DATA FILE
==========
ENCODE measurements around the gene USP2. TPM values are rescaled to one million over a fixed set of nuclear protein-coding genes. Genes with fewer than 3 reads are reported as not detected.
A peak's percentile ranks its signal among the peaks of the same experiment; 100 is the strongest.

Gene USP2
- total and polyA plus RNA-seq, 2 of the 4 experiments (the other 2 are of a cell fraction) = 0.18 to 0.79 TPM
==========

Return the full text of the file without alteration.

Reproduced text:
ENCODE measurements around the gene USP2. TPM values are rescaled to one million over a fixed set of nuclear protein-coding genes. Genes with fewer than 3 reads are reported as not detected.
A peak's percentile ranks its signal among the peaks of the same experiment; 100 is the strongest.

Gene USP2
- total and polyA plus RNA-seq, 2 of the 4 experiments (the other 2 are of a cell fraction) = 0.18 to 0.79 TPM